- SELECT does not offer additional healthcare benefits.
- Recipients can only use certain hospitals and healthcare providers.
How Do Medicare Select Plans Differ From Other Medicare Supplements?
Medicare enrollees can choose from a variety of Medigap plans. Multiple plans exist, each represented by a different letter and offering different benefits. Medicare Part G and Medicare Part F, for pre-2020 enrollees, are among the most popular for their broad coverage. Generally, Medicare supplement plans with broader coverage cost more than minimal coverage plans.
Insurance companies offer Medigap plans largely based on the coverage each plan provides. Plans supplement the benefits covered in Medicare parts A and B in varying percentages. For example, some plans cover 100% of hospice care, nursing home coinsurance, and blood draws up to three pints, while others cover only 50%-75% of costs or do not offer any coverage.
Carriers commonly offer SELECT versions of lettered Medicare supplement plans, such as Medicare Part G Select. These SELECT plans typically offer the same benefits as their Medigap counterparts, except they do not cover a national network of providers.
Does Medicare SELECT Cover Me While I’m Traveling?
Medicare parts A and B offer standardized healthcare coverage across the United States. While more comprehensive Medigap plans may cover emergency and non-emergency care to varying degrees in all 50 states, Medicare SELECT plans are limited to specific coverage areas.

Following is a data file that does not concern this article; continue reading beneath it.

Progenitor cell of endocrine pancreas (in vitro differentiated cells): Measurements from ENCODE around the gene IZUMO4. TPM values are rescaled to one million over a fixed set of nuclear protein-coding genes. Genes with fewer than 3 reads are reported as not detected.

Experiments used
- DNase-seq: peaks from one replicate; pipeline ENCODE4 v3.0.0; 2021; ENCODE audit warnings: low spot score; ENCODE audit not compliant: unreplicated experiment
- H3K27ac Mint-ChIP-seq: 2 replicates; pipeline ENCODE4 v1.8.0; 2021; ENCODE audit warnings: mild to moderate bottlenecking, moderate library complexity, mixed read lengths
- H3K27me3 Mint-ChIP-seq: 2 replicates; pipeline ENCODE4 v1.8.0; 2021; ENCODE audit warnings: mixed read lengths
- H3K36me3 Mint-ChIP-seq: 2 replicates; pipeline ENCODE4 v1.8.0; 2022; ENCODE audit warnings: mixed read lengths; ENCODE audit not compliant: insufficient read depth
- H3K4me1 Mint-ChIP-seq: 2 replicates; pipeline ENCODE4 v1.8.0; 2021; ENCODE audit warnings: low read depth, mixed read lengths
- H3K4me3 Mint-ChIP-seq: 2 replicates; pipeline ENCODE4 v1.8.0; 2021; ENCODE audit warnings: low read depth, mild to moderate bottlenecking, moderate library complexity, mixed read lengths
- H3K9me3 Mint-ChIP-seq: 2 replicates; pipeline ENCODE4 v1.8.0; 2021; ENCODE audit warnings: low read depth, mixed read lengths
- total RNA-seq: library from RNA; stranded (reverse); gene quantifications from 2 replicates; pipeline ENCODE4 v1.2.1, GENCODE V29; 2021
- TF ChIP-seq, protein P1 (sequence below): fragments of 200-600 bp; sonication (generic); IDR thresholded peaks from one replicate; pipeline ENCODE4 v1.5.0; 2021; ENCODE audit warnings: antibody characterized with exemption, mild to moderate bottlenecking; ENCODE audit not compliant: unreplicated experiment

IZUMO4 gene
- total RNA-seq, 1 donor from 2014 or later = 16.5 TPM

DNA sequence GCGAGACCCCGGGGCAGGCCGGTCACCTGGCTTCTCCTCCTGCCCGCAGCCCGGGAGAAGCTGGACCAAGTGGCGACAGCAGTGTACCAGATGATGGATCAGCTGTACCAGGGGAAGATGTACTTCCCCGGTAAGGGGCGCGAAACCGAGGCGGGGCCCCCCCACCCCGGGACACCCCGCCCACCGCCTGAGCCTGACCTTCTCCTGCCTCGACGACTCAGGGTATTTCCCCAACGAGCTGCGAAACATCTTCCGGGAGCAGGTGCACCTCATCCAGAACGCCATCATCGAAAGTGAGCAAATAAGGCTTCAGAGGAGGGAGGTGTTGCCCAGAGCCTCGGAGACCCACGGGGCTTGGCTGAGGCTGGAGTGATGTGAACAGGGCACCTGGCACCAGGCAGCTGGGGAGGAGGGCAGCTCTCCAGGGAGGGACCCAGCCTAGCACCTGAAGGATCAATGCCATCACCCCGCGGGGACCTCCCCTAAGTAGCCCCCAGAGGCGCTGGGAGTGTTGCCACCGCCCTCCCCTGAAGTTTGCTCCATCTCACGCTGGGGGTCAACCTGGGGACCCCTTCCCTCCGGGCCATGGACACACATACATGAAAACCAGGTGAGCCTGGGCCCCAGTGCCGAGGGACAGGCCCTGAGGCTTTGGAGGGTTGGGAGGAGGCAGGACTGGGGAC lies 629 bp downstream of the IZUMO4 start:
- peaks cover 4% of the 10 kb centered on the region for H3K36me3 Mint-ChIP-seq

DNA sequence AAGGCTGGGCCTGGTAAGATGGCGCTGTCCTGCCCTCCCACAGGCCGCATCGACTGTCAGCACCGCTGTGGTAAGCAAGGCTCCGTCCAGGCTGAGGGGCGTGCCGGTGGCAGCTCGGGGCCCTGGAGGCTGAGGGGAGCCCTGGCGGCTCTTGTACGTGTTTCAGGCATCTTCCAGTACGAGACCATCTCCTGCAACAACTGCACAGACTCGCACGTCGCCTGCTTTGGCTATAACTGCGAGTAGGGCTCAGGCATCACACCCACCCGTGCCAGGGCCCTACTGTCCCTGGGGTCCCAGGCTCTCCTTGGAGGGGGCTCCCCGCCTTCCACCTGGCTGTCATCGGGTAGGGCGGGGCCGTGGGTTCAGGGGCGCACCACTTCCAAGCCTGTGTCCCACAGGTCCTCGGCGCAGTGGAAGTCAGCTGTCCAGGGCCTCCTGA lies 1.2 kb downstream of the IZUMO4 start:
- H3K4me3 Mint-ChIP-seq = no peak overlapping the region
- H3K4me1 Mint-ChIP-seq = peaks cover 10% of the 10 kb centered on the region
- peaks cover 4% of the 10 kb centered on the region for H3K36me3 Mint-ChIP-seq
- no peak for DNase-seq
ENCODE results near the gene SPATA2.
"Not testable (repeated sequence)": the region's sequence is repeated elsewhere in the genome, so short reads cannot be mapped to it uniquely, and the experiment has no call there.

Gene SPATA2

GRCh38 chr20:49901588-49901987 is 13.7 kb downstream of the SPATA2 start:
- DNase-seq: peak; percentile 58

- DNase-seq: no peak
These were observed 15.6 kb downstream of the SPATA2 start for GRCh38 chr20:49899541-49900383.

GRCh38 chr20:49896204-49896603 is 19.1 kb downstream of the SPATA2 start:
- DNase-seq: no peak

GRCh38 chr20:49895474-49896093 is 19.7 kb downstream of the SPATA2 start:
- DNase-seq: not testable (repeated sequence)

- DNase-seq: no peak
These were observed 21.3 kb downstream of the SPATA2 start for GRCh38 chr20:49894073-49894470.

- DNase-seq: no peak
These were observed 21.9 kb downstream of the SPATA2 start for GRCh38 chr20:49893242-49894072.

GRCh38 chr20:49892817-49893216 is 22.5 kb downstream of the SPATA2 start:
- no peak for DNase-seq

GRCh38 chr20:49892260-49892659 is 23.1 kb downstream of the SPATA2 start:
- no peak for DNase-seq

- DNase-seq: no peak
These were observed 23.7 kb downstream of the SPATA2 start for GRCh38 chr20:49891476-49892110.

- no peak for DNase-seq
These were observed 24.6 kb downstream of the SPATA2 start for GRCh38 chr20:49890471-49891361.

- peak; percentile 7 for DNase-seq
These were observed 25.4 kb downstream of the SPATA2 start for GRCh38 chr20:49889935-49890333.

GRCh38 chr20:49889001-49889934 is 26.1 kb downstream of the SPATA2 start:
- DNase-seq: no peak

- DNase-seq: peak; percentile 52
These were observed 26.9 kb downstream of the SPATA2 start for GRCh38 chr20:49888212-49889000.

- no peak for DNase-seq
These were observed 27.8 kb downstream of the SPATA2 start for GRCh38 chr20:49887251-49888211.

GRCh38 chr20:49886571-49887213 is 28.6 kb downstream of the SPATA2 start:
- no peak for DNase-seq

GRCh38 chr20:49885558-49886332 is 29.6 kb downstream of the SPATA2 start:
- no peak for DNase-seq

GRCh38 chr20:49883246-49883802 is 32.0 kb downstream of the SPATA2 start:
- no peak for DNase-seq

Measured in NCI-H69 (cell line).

Medicare SELECT covers a percentage of the costs of out-of-network emergency care inside the United States. SELECT policyholders generally do not receive benefits for out-of-network non-emergency care. SELECT plans only cover international travelers (outside the U.S.) in an emergency and then only up to that plan’s limit of liability.
Should I Get a Medicare SELECT plan?
Some seniors are perfect candidates for a Medicare SELECT plan, while others may be better suited to full Medigap or Advantage coverage. First, those interested in Medicare SELECT plans should make sure carriers offer this limited coverage in their area. Since Medicare SELECT is largely based on geographical availability, it is not an option for everyone.
People who need coverage outside the scope of original Medicare, such as dental, vision, and/or prescription drug benefits, should pursue a Medicare Advantage plan. Alternatively, those who prefer the low premiums of supplemental Medicare insurance but feel boxed in by SELECT might consider a traditional Medigap plan instead.
How Do I Enroll in Medicare Select?
Seniors can enroll in Medicare up to three months before or after their 65th birthday, so the initial enrollment period for Medicare parts A and B differs for everyone. New Medicare enrollees should receive their ID card and notification of their Part B effective date, after which they can apply for a SELECT plan.
New Medicare recipients enjoy a six-month open enrollment period for Medigap or SELECT coverage, beginning the day their Part B coverage goes into effect. This open enrollment period is the only time new recipients can apply for supplemental coverage with no questions asked, including regarding any pre-existing conditions.
At the end of this open enrollment period, candidates must undergo medical underwriting and submit to further medical questioning to apply for a Medicare SELECT plan, but they may do so at any time. Once enrolled in Medicare SELECT, recipients can only make changes during Medicare’s annual open enrollment period.